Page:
You can also create a special reading nook with a bookcase, where you can add meditation cushions, floor pillows, a canvas fort, and poufs. "These are all playful additions to a bedroom that can help pull bedtime stories out of the bed and be dual-purposed for when friends come over," Galano says. "It's a place to play together too." 

Add texture to the walls 

Sure, bright wallpaper and bold paints with cheerful colors and designs are fun, but kids love to play with textures. Consider lending some softness to your kid's walls with a corkboard-like material and upholstering it with fabric.  

"Very often for kids' rooms, we'll do whole walls with this kind of corkboard-like material so that kids can start pinning things up and decorating their room as they want to," says Primack. "Even when they're babies, you can put interesting things for them to look at on the walls."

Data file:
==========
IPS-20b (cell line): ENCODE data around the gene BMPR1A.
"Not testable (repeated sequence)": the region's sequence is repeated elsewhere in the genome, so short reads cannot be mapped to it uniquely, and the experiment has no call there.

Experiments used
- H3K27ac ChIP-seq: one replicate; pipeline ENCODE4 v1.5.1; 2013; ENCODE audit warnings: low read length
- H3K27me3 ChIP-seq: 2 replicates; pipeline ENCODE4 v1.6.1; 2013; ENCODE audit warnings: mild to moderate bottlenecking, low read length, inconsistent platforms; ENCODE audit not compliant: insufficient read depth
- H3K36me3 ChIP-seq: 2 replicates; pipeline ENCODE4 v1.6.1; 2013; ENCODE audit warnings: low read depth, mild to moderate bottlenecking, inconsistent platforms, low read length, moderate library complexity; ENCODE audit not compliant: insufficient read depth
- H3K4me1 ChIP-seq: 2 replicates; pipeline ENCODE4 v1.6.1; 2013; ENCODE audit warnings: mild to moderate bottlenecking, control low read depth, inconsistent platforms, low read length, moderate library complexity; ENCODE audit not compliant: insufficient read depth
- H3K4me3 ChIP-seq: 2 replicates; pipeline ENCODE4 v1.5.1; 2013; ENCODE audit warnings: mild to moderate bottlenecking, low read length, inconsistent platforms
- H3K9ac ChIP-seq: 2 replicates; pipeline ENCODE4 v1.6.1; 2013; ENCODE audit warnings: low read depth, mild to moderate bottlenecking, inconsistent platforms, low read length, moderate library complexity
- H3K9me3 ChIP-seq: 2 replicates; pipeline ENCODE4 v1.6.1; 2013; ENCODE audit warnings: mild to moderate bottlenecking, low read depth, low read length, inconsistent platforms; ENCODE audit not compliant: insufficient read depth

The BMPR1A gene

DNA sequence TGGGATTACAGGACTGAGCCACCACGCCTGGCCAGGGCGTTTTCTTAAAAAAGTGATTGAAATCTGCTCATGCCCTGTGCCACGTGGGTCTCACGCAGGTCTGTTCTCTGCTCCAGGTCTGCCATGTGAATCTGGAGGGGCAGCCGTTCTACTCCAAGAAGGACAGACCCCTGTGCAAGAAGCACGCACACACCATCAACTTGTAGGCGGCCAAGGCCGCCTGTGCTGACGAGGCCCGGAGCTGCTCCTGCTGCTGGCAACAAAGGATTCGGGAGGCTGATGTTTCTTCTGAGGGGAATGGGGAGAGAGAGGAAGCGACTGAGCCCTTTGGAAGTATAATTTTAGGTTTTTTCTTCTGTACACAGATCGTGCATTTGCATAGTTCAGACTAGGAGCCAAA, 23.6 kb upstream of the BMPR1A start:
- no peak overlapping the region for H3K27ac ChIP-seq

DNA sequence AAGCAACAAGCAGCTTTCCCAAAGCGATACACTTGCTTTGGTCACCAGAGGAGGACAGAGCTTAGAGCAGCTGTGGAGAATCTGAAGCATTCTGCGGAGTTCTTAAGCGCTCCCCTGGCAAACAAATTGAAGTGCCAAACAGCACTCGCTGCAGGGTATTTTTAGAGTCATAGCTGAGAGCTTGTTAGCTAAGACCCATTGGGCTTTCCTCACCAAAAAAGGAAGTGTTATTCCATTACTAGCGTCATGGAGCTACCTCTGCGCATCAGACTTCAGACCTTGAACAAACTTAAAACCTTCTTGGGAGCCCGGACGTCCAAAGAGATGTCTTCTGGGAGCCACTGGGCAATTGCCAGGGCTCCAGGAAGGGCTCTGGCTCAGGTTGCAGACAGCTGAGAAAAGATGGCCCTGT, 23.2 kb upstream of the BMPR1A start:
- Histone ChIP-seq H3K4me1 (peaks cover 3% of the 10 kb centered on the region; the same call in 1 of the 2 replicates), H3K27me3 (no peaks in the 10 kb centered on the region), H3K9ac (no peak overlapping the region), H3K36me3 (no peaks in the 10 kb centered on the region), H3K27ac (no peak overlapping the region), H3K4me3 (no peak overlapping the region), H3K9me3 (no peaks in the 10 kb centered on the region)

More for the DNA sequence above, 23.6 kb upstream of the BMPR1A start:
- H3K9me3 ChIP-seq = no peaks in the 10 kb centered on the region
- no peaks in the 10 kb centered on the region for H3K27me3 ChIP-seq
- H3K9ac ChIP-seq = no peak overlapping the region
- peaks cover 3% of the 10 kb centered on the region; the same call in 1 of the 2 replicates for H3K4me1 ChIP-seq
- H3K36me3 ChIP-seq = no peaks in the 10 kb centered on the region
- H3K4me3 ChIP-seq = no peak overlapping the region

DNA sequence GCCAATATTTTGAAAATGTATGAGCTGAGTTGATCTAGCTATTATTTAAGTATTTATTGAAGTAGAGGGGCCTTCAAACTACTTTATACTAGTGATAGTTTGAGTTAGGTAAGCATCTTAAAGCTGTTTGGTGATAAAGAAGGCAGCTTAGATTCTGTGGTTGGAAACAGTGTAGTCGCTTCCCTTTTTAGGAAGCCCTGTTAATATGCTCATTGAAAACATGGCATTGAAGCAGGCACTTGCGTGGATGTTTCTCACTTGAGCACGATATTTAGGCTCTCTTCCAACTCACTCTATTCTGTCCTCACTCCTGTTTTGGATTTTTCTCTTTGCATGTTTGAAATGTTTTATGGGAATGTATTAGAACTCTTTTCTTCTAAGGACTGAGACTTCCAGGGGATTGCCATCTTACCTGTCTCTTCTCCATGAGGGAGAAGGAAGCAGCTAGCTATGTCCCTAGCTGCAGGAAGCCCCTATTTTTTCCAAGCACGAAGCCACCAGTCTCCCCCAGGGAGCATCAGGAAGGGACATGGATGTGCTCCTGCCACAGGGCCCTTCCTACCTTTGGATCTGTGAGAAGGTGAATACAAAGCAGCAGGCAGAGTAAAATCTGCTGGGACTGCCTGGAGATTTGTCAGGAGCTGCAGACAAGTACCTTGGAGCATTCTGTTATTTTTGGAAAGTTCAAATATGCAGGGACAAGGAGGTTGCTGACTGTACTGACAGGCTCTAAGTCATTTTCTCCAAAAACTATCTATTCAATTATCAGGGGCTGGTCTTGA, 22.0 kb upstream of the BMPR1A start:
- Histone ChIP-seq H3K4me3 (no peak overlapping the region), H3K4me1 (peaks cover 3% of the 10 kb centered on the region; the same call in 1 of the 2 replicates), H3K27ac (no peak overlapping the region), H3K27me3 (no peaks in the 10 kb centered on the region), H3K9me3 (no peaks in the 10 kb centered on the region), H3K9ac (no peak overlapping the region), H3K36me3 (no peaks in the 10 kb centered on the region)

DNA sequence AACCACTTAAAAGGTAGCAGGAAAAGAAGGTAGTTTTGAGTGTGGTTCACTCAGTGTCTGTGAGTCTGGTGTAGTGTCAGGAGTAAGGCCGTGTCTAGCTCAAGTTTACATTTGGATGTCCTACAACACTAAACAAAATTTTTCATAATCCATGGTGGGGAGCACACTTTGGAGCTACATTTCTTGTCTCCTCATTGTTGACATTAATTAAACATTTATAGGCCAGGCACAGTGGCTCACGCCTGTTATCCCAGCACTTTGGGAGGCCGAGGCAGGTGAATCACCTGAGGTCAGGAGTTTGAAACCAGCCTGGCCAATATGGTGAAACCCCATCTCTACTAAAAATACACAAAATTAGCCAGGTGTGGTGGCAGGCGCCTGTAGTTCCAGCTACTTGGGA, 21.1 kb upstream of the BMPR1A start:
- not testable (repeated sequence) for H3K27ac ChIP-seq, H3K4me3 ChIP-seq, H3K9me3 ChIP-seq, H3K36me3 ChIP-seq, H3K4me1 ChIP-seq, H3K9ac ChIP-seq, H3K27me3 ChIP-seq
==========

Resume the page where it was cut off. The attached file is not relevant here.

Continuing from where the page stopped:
Putting up some fabric treatment also makes for a bold statement wall, where your kids can hang up their own artwork, tickets to see their favorite sports teams play, invitations to birthday parties, and awards won at school. Teens, meanwhile, can use it as a mood or vision board. 

Get creative with different colors, patterns, and designs; you don't need the walls to be completely monotone. 

"We don't shy away from patterns and colors because kids and babies also want style and stimulation," Primack says. "We really want the kids' rooms to feel personal, so it's important to incorporate design elements that they feel connected with."